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North Island Hector’s Dolphin

North Island Hector’s Dolphin

Vital Statistics

Hector DolphinsThe Hector’s dolphin (Cephalorhynchus hectori) is the smallest and rarest of the world’s 32 marine dolphin species. It is also the only dolphin endemic to New Zealand. It is much smaller than other New Zealand dolphins and is the only one with a rounded dorsal fin. Its snout is short and it has very distinct grey, white and black markings. Female adults grow to 1.6 metres long and weigh about 50 kilograms. Males are slightly smaller and lighter. Hector’s dolphins live for up to 20 years. Females reach sexual maturity at 7-9 years and produce only one calf every 2-4 years.

Hector’s dolphins make frequent short dives to catch a meal; the average dive lasts about 90 seconds. Like other dolphins, they use ‘echolocation’ to find their food. They send out high frequency ‘clicks that bounce off surrounding objects and fish, then echo back to the dolphins. The dolphin gets quite a detailed picture from the echo. For example, if a dolphin detects a fish it can work out what type of fish it is, how far away it is and how fast it is going.

Where are they found?

Distribution of North Island Hector’s Dolphin
The North Island Hector’s dolphin is found mainly between Kaipara Harbour and Mokau. Individual ‘pods’ are thought to keep within a 30 kilometre home range along particular pieces of shoreline and within 10 kilometres of the coast.

The pods, usually with 1-5 dolphins, are generally found inshore from spring through to autumn. It is thought that they spend more time further offshore during winter.

Recent studies suggest that there may now be fewer than 100 dolphins between the Kaipara Harbour and New Plymouth. There also appears to have been a reduction in range. Because of its very low numbers, slow breeding rate and the isolation of the individual populations, the North Island Hector’s dolphin is very vulnerable. It is now listed as a critically endangered species and, without help, it could soon become extinct.

South Island Hector’s dolphins are different from the ones found along the North Island’s West Coast. Although still thought of as one species, they are quite separate, isolated populations and scientists have found significant genetic differences between the two groups.


Why so few?

Set netting is one of the main threats to the dolphin. If a dolphin gets caught in a net, it cannot reach the surface to breathe and it drowns. Other factors, such as trawl fishing, boat strikes, climate change and pollution may also be contributing to the decline in dolphin numbers.

The fishing industry has come up with a proposal that aims to minimise its dolphin captures by commercial set-net fishers in the high risk area between Kaipara Harbour and New Plymouth. Key components of the plan include:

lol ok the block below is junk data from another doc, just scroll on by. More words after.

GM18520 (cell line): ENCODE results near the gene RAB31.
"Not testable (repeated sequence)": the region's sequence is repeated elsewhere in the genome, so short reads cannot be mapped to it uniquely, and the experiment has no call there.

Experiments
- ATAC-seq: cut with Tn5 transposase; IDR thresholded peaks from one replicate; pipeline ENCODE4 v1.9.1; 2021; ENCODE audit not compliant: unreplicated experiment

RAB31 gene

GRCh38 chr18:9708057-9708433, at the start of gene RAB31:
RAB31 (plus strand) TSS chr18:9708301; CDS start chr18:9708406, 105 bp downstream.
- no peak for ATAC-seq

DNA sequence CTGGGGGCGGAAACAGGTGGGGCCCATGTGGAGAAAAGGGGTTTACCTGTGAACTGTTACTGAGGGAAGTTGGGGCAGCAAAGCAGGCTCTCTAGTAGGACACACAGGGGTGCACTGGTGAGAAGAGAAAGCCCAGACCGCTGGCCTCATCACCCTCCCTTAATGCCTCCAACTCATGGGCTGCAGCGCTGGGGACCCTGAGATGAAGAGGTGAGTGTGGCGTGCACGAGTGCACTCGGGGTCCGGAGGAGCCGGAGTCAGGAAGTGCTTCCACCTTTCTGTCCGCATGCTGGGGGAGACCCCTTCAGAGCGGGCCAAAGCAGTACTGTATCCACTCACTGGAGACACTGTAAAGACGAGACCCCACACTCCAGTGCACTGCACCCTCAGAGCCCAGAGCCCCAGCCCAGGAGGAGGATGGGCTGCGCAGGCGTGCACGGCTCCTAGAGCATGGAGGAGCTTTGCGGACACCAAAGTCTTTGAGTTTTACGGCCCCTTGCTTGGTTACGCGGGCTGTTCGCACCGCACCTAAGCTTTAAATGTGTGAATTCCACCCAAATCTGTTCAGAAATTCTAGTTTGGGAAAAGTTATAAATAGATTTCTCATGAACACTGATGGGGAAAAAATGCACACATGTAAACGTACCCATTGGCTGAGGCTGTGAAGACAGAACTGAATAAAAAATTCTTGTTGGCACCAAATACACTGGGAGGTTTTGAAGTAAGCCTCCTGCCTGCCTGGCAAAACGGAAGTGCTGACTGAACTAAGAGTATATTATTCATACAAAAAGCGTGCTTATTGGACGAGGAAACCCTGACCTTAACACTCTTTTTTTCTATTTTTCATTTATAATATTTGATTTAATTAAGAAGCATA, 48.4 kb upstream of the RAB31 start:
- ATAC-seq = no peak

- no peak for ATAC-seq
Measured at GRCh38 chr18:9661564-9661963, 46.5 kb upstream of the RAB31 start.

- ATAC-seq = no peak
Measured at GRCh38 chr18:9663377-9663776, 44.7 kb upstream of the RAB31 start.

Closure of key areas
Gear restrictions
The use of ‘acoustic warning devices’ (pingers) by gillnet fishers targeting rig. Pingers emit a noise that is detected by dolphins, which stay away from the sound source
A research programme using log books that detail catch and effort information.
The Department of Conservation and the Ministry of Fisheries applaud this initiative and will continue to work with the fishing industry and environmental groups to monitor the status of the population and to investigate how best to achieve protection.

Research

There is still a lot that we need to know about the North Island Hector’s dolphin and its habits, if protection measures are to be applied effectively. How far do they range? How many are there? Where do they go in winter? Are the different groups closely related? What is the ratio of females to males? All these questions need answers and a number of different research methods could be used to help fill the information gaps. Techniques available include:

Aerial surveys to find out how many there are and their location.
Taking skin samples to genetically profile and identify individual dolphins.
Attaching satellite transmitters to the dolphins to give more detailed information about movements, range and dive behaviour.
You can help

If you are out in a boat and see dolphins (or other marine mammals):

Do not use set nets.
If approaching dolphins always do so from behind and keep parallel to them (see diagram). Don’t obstruct or cut through a pod.
Use a ‘no wake’ speed when within 300 m of dolphins.
No more than three boats should be within 300 m of a pod.
Do not swim with Hector’s dolphins.
Do not dump any non-degradable rubbish (e.g. plastics) at sea, especially near dolphins.
Do not throw out any food near dolphins.

Correct boating practice around Hector’s Dolphins
If you see a Hector’s dolphin (dead or alive) please record location, number of individuals, time and date of sighting and, if possible, photograph the dolphin. Pass this information on to your local Department of Conservation Area Office.